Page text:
- A lack of coordination between sister-chromatids segregation and cytokinesis in the oocytes of B6.Y(TIR) (XY) sex-reversed female mice. [Journal Article]
- SRSci Rep 2017 Apr 19; 7(1):960
- The B6.Y(TIR) (XY) mouse develops bilateral ovaries despite the expression of the testis-determining gene Sry during gonadal differentiation. We reported that the oocytes of the XY female are defecti...
The B6.Y(TIR) (XY) mouse develops bilateral ovaries despite the expression of the testis-determining gene Sry during gonadal differentiation. We reported that the oocytes of the XY female are defective in their cytoplasm, resulting in a failure in the second meiotic division after activation or fertilization in vitro. However, the mechanism of meiotic failure or the cause of infertility remained to be clarified. In the present study, we obtained mature oocytes from XY females by superovulation and confirmed that these oocytes also fail in zygotic development. By using confocal microscopy 3D-analysis, we demonstrated that meiotic spindles were properly positioned and oriented in the MII-oocytes from XY females. After parthenogenic activation, fewer oocytes from XY females extruded the second polar body, and in those oocytes, sister-chromatids were often separated but neither set entered the second polar body. ARP2, F-actin, and ORC4, known to play roles in asymmetric meiotic division, were initially localized along the ooplasmic membrane and concentrated over the MII-spindle but lost their cortical polarity after activation while the sister-chromatids moved away from the oolemma in the oocytes from XY females. Our results indicate that the second polar body extrusion is uncoupled from the sister-chromatids separation in the oocytes from XY female mouse.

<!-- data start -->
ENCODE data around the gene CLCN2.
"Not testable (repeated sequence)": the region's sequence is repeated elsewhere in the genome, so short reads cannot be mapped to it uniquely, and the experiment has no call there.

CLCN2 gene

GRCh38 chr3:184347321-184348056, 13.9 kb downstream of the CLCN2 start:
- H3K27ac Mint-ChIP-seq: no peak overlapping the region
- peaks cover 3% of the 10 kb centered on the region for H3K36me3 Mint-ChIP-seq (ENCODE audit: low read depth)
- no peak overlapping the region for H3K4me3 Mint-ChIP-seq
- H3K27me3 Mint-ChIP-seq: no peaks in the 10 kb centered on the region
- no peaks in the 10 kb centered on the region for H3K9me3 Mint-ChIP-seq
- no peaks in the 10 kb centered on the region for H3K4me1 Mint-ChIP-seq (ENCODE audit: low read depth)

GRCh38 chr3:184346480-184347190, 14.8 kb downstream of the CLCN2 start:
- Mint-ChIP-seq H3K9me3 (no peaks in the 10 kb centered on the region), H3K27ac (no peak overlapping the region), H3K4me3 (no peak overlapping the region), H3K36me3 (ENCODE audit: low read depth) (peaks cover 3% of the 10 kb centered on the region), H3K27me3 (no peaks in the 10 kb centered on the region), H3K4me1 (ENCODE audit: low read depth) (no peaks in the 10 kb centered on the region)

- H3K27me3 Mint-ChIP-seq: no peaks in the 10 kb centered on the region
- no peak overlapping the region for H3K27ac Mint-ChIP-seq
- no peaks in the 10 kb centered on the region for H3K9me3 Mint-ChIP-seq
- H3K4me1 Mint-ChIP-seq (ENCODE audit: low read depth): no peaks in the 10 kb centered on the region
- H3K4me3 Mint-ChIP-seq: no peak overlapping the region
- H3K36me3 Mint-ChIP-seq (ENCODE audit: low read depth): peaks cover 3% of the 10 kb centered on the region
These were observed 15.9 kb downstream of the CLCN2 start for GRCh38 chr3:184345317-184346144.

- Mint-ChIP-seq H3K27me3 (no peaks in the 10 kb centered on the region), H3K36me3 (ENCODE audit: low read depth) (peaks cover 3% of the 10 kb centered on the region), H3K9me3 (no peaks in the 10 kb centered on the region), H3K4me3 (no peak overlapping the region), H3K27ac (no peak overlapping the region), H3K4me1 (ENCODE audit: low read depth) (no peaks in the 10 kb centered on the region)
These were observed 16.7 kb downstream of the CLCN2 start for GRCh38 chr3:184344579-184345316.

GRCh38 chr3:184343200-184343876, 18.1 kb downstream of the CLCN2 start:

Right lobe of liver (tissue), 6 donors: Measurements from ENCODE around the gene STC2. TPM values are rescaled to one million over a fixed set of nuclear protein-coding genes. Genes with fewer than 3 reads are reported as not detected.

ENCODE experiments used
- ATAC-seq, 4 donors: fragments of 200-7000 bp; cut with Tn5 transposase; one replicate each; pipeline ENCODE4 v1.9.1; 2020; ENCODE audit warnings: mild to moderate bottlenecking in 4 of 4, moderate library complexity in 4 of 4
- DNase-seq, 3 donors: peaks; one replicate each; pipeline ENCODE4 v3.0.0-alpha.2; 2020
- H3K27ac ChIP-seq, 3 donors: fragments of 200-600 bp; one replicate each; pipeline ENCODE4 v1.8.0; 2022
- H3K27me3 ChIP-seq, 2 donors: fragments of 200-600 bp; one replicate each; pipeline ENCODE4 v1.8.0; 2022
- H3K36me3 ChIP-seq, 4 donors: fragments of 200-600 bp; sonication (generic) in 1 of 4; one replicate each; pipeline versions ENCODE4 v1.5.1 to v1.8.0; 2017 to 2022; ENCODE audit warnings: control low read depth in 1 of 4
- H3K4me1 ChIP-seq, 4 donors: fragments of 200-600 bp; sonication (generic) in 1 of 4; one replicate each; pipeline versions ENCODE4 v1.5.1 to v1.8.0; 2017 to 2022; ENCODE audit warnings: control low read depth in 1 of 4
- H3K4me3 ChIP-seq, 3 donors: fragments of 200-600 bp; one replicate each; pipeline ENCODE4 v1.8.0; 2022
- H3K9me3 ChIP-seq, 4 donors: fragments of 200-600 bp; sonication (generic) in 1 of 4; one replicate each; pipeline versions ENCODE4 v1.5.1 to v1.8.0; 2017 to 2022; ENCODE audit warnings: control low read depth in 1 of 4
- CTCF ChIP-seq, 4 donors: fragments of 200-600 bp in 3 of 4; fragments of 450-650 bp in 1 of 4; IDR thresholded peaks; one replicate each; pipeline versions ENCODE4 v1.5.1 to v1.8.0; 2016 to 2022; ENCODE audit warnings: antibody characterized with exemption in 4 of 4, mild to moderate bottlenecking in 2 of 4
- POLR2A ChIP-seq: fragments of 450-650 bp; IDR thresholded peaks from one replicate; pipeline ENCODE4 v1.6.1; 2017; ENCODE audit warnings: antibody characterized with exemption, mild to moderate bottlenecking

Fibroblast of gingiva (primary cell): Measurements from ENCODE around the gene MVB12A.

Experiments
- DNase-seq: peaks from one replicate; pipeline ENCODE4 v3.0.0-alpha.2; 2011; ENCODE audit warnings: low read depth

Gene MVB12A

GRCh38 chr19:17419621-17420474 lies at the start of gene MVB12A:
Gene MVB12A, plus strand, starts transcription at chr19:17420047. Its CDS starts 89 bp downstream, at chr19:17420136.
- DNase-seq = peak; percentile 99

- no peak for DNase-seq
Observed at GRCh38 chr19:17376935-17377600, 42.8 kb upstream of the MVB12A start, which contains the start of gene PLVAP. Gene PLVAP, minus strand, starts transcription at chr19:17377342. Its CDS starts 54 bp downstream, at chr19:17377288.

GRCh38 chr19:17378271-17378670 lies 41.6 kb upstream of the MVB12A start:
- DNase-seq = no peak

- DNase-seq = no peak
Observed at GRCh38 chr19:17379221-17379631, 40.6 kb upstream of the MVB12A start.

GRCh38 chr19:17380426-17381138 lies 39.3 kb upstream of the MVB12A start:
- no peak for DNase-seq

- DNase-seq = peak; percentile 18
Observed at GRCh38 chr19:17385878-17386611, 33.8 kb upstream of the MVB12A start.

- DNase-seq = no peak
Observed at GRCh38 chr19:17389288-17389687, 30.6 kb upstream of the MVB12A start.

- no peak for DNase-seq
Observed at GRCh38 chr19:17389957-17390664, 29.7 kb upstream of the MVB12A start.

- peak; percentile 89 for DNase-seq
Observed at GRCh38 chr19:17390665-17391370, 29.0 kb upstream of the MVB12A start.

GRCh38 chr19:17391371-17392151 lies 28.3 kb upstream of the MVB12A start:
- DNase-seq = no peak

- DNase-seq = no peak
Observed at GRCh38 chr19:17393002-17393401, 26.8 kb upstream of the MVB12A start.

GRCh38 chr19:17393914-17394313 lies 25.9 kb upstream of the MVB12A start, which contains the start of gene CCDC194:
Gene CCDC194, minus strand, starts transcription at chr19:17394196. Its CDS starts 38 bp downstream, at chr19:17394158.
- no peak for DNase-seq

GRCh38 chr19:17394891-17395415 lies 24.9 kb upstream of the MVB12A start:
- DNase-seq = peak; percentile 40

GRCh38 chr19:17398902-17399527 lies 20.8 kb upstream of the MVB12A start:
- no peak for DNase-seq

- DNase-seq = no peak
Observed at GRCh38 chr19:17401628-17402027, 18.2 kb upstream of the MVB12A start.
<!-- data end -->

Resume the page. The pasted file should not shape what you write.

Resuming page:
- Subcutaneous Injection of Testosterone is an Effective and Preferred Alternative to Intramuscular Injection: Demonstration in Female-to-Male Transgender Patients. [Journal Article]
- JCJ Clin Endocrinol Metab 2017 Apr 03
- CONCLUSIONS: Our observations indicate that SC T injections are an effective, safe and well-accepted alternative to IM T injections.
- New and Old Genes Associated with Topotecan Resistance Development in Ovarian Cancer Cell Lines. [Journal Article]
- ARAnticancer Res 2017; 37(4):1625-1636
- CONCLUSIONS: Expression of ABCG2 and ABCB1 genes plays the most important role in topotecan resistance. The role of other investigated genes seems to be complementary.